Being overweight does not slow a man’s sperm, research suggests.
A new study contradicts the theory that having a high BMI reduces male fertility.
After analysing more than 200 men with healthy, overweight and obese BMIs over 10 months, the Nigerian scientists found no significant difference in their sperms’ speed, size or shape.
This comes just weeks after Bath and North East Somerset clinical commissioning group announced they will be denying IVF to women if they have a male partner with a BMI over 30, which is classified as obese.
Official guidance from the National Institute for Health and Care Excellence (NICE) also states that men with a BMI higher than 30 are less likely to father children.
Being overweight does not slow a man’s sperm, new research suggests (stock)
The researchers, from the University of Benin, analysed 206 healthy men whose BMIs ranged from normal, at 18.5-to-25, to obese.
The men, who were aged between 20 and 40, submitted sperm samples that were assessed in a lab for their count, motility and shape, as well as any abnormalities.
They were followed over 10 months.
According to the researchers, the results, published in the International Journal of Reproductive Biomedicine, suggest that ‘elevated BMI does not significantly influence semen quality’.
DOES INFERTILITY AFFECT MEN’S RISK OF PROSTATE CANCER?
Infertile men are more likely to develop aggressive early-onset prostate cancer, research released in July 2018 suggests.
Those who are unable to have children naturally or via IVF are overall 47 per cent more likely to develop the life-threatening condition, while men under 50 have three times the risk, a study found.
Undiagnosed prostate tumours may drive infertility, while low testosterone levels could lead to the development of both conditions, according to the researchers.
Early-onset prostate cancer affects around one in every 1,000 fathers under 50.
Around 35 per cent of men have poor fertility while two per cent are unable to father children.
The researchers, from Lund University, analysed all fathers and their first born children in Sweden between 1994 and 2014.
Information was taken from birth, cancer and assisted reproduction registers.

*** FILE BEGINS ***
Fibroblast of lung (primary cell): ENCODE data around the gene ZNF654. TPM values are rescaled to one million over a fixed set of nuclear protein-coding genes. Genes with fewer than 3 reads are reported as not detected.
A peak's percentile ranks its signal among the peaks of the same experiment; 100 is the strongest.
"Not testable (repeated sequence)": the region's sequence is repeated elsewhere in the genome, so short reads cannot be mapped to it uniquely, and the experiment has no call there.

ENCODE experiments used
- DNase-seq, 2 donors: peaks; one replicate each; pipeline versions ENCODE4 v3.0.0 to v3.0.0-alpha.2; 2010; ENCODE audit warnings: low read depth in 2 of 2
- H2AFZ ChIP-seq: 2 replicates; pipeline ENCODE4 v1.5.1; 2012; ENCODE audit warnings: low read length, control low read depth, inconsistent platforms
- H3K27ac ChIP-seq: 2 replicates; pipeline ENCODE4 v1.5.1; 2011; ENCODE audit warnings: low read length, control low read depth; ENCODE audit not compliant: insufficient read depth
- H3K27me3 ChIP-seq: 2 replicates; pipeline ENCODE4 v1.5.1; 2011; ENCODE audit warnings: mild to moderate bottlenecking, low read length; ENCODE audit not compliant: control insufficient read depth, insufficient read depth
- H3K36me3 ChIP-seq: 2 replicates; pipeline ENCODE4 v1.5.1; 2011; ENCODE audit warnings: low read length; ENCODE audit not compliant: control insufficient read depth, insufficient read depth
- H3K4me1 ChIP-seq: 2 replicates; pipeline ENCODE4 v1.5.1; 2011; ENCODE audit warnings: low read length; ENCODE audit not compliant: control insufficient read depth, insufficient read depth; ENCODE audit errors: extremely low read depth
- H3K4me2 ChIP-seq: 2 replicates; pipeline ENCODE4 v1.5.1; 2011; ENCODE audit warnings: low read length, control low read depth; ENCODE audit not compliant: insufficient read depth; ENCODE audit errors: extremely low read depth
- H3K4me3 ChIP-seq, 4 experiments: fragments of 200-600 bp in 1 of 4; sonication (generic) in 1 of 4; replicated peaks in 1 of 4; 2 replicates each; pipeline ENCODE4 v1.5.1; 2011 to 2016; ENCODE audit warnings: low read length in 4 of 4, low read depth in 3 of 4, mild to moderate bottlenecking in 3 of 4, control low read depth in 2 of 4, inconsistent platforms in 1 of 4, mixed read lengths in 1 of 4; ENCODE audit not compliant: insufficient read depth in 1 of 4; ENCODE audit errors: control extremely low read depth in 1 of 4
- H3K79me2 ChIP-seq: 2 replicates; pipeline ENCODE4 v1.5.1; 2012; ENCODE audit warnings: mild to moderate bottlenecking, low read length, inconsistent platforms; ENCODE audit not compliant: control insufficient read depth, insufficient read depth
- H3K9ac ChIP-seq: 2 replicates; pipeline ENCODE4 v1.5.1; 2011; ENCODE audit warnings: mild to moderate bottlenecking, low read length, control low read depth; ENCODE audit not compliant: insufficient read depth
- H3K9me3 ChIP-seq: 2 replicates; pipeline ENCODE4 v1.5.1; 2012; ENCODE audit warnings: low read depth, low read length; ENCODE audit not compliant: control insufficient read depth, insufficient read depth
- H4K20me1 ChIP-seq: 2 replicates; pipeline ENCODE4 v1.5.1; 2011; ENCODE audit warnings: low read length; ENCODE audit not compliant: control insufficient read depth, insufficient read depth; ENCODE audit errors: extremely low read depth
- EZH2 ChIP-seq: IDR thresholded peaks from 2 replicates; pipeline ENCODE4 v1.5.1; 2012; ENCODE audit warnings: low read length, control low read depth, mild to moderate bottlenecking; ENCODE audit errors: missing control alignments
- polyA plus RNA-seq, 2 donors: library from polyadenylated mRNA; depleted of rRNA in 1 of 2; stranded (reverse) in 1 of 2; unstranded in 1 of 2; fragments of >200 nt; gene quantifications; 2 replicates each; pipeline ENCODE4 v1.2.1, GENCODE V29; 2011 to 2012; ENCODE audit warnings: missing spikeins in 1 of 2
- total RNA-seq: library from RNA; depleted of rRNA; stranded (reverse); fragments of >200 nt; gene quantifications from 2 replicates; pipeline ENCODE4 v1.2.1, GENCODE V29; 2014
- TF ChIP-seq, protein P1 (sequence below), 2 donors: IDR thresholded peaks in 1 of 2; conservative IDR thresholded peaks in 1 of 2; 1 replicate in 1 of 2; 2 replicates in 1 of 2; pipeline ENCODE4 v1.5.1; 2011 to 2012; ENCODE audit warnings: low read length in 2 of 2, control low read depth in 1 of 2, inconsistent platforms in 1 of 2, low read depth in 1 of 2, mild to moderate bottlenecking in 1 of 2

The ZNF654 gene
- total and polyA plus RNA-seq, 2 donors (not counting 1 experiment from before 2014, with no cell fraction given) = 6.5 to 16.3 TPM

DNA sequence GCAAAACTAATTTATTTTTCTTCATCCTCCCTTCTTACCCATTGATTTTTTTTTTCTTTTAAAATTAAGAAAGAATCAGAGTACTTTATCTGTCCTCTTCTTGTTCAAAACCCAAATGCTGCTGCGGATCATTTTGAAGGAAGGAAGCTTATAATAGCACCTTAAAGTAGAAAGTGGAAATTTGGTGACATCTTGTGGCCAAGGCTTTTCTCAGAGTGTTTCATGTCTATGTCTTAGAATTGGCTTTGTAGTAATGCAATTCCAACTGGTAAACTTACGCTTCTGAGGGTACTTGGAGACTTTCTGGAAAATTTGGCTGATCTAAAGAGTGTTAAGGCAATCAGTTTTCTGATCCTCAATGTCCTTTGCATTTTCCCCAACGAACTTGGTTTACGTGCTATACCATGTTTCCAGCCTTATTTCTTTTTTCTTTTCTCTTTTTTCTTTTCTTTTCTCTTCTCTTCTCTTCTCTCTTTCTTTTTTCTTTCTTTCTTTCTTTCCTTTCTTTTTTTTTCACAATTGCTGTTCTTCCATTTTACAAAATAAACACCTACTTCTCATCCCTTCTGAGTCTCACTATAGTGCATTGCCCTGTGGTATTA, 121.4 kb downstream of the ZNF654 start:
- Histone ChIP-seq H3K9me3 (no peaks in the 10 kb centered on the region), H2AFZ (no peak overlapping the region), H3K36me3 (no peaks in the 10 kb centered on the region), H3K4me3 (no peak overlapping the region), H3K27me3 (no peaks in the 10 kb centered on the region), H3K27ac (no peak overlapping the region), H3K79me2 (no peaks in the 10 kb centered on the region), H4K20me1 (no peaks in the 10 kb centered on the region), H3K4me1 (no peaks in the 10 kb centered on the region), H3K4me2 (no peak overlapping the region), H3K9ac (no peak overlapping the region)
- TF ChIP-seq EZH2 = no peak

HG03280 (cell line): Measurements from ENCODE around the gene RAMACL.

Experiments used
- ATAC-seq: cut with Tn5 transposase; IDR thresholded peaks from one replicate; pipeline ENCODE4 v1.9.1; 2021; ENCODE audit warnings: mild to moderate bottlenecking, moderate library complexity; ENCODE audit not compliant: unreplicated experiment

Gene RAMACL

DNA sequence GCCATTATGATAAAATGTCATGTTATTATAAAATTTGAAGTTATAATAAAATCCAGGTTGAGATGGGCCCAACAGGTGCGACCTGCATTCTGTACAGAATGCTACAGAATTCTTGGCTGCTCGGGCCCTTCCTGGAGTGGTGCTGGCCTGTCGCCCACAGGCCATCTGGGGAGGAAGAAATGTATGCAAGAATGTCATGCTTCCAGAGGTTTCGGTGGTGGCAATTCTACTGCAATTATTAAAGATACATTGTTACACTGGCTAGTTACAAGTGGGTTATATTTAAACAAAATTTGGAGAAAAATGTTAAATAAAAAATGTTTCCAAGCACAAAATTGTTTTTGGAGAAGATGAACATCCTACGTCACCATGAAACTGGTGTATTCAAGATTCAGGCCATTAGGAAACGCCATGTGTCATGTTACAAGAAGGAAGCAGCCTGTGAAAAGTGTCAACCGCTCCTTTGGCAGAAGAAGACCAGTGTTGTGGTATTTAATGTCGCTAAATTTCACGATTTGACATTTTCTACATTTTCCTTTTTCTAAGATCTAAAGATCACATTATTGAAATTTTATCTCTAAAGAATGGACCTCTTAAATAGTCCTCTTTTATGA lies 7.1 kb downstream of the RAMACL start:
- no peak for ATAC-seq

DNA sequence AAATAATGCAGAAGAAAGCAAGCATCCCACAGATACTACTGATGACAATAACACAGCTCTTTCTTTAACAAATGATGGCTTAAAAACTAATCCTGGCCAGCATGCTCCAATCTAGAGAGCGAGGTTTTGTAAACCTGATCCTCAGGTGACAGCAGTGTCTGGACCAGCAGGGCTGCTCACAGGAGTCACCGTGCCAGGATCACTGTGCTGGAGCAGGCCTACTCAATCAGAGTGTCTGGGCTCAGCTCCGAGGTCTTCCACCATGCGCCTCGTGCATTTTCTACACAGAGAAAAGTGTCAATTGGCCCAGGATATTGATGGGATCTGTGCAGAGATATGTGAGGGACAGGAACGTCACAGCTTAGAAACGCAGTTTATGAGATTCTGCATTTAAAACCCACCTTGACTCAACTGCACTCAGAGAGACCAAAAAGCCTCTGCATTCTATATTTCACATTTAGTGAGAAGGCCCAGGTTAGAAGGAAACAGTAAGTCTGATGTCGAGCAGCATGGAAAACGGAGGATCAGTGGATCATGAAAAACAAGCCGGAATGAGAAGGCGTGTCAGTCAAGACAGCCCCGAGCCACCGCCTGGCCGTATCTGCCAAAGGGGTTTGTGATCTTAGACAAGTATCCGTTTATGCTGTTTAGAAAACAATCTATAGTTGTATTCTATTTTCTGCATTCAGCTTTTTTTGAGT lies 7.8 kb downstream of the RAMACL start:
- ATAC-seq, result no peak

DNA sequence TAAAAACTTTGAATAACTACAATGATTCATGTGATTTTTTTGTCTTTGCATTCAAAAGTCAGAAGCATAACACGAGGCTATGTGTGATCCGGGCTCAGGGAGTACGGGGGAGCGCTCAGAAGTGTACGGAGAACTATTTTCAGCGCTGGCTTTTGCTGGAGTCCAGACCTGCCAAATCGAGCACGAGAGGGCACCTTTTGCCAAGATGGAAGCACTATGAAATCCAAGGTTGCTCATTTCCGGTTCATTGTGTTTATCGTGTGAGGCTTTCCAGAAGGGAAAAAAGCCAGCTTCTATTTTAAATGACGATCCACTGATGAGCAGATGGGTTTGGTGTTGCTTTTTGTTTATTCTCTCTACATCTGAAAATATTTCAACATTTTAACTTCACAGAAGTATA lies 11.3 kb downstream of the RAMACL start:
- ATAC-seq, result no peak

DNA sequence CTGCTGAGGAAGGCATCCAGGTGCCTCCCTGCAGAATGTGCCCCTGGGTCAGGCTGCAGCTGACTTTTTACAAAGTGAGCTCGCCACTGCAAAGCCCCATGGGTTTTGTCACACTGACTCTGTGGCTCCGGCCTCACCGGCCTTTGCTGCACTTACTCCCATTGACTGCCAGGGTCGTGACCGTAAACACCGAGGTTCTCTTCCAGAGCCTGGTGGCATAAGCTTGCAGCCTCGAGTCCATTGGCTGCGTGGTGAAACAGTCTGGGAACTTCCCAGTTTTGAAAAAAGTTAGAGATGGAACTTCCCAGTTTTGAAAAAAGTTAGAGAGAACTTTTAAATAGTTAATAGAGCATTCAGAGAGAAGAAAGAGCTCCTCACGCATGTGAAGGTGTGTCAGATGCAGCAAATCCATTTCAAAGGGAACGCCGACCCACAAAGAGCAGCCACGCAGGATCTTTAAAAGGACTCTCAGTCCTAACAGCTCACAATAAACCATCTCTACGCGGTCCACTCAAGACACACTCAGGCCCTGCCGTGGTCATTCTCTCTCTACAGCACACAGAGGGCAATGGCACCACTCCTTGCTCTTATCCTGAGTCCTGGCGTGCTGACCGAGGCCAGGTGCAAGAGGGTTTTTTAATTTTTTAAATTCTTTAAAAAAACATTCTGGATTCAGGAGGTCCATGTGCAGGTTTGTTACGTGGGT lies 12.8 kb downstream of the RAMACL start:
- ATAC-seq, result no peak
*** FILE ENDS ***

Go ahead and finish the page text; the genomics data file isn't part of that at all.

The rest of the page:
Fathers who underwent intracytoplasmic sperm injections (ICSI) were compared against those who became parents naturally or via IVF.
ICSI involves doctors injecting a single sperm into an egg. This is different to IVF, which mixes sperm with eggs and allows them to fertilise.
It generally costs up to £1,000, on top of IVF fees, and is recommended for men with very low sperm counts or who have previously struggled to have children.
Results suggest men who have ICSI are at a significantly higher risk of early-onset prostate cancer but not late.
IVF does not influence men’s risk of any type of the disease.
ICSI itself does not raise men’s likelihood of developing prostate cancer, however, infertile men may opt for the treatment in a last ditch attempt to become fathers.
Lead researcher Dr James Osaikhuwuomwan said: ‘Comparison of semen parameters of the study population with BMI, showed that there was no statistically significant difference in the semen parameters (sperm count, motility and morphology) of the study population with normal and elevated BMI.
‘Also, a comparison of semen defects amongst BMI groups of study population noted that there was no statistically significant difference in the semen abnormalities between men with normal and elevated BMI.’
Despite no link being found between a man’s weight and his fertility, Dr Osaikhuwuomwan stills recommends males maintain a healthy size to benefit their overall wellbeing.
He said: ‘There is no controversy that overweight and obesity have become major health concerns worldwide and the benefits of weight control cannot be over emphasised.
‘Male partners of infertile couples with elevated BMI seeking treatment can be reassured that their BMI may not adversely affect their semen quality as well as their quest for conception but overall obesity is discouraged for healthy living.’
Speaking of the findings, Hana Visnova, medical director of the fertility clinic IVF Cube, Prague, who was not involved in the study, said: ‘There’s actually very little evidence to link obesity with sperm quality in men and this warrants further study.
‘There are, though, other things to consider when it comes to libido and sex drive.
‘A high level of obesity indirectly influences sexual appetite. Obese patients may have high blood presssure and other health issues that may cause erectile dysfunction and libido impairment.’
Dr Allan Pacey, a fertility expert at the University of Sheffield, also recently argued there is ‘no consensus’ on evidence suggesting male infertility is driven by a man’s BMI.
These notions contradict a study released in July last year that suggested sperm counts in the West have declined by 60 per cent in the last 40 years, with the researchers blaming obesity, as well as stress and smoking.
Further research released last September by Indian scientists also suggested a link between obesity and men having a lower sperm quality.
Lead scientists Dr Gottumukkala Ramaraju said: ‘The health and reproductive performance of spermatozoa in obese men are more likely to be compromised both qualitatively and quantitatively.’